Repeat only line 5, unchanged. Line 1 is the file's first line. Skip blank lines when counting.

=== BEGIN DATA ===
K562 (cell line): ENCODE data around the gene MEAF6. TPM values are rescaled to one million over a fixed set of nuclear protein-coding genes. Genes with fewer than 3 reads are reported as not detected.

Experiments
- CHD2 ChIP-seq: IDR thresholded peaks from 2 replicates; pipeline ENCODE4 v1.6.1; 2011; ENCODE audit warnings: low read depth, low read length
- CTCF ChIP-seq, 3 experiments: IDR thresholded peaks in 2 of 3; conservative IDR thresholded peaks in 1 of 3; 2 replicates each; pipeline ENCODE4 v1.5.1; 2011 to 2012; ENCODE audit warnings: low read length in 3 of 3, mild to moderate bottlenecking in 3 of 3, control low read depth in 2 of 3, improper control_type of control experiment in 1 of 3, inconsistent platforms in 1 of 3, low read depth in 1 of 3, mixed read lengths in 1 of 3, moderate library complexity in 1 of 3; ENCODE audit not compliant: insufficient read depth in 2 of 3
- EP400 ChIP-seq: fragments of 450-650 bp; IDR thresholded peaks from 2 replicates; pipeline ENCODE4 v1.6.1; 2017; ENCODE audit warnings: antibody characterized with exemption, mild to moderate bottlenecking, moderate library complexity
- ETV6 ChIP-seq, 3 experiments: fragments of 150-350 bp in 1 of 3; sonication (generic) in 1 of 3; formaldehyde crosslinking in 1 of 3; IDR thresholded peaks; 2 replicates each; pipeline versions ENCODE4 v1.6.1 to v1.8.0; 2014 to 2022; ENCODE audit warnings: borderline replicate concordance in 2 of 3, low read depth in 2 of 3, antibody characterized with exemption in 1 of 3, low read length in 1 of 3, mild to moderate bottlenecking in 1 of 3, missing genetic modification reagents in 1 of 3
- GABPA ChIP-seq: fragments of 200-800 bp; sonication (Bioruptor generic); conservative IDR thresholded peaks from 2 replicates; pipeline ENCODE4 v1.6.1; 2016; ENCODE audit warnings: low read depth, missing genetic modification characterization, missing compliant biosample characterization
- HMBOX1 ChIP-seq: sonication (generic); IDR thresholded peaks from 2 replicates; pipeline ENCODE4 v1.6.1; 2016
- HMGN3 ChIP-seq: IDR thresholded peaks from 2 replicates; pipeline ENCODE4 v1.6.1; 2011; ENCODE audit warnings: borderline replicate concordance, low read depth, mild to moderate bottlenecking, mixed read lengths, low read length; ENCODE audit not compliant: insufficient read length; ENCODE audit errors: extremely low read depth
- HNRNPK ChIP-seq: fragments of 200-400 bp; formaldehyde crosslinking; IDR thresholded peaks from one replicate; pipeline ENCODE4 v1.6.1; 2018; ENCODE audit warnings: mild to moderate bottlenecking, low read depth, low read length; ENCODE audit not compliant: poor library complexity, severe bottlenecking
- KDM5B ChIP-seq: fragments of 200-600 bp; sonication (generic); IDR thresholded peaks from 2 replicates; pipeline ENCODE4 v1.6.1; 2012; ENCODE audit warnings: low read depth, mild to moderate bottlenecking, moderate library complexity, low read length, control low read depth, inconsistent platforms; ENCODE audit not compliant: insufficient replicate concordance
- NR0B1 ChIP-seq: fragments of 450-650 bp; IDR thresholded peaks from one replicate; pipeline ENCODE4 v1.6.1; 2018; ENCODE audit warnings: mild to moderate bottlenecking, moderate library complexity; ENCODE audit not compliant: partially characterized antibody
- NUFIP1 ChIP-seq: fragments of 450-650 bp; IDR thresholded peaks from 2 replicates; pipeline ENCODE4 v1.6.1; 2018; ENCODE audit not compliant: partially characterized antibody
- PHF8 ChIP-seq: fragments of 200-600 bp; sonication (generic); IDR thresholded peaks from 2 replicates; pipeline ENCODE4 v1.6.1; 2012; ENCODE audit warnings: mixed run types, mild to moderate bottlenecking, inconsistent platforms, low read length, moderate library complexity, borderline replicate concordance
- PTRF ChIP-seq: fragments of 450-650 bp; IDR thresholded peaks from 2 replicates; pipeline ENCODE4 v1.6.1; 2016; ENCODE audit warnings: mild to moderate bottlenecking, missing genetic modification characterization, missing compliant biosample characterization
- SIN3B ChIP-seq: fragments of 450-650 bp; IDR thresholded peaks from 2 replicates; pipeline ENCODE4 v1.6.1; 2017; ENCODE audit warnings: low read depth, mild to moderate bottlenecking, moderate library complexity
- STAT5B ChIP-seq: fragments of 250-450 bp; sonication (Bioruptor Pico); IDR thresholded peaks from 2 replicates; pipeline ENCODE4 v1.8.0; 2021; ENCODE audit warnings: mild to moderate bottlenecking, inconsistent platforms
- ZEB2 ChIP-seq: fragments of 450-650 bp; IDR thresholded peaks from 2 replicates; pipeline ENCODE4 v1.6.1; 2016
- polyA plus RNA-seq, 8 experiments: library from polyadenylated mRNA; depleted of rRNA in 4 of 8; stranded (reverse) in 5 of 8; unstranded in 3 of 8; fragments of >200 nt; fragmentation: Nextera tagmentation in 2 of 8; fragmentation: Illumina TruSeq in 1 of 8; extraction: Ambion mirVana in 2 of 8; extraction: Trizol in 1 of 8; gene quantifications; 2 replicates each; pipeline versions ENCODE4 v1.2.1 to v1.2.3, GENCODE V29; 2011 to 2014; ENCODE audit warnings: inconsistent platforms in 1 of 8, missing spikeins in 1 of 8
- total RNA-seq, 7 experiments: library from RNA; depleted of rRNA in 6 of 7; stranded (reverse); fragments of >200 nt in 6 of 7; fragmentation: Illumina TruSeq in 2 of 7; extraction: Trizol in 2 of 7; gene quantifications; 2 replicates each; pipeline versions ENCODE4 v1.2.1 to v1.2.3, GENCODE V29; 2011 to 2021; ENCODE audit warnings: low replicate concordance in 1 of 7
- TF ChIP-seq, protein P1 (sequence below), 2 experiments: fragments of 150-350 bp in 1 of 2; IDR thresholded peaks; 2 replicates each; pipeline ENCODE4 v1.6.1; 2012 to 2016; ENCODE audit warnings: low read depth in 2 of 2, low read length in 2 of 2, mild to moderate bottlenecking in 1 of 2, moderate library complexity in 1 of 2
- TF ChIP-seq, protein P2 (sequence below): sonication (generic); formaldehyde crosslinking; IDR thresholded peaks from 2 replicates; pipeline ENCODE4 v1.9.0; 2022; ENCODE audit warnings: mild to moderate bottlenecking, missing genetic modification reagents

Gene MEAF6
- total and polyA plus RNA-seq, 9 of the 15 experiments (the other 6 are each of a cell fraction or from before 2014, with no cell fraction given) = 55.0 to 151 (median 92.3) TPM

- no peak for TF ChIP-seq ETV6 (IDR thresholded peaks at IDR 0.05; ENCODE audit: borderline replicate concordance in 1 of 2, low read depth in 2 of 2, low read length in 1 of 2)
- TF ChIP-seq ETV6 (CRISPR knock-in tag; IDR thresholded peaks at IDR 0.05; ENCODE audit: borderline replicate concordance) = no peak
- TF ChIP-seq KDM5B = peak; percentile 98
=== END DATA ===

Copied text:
- EP400 ChIP-seq: fragments of 450-650 bp; IDR thresholded peaks from 2 replicates; pipeline ENCODE4 v1.6.1; 2017; ENCODE audit warnings: antibody characterized with exemption, mild to moderate bottlenecking, moderate library complexity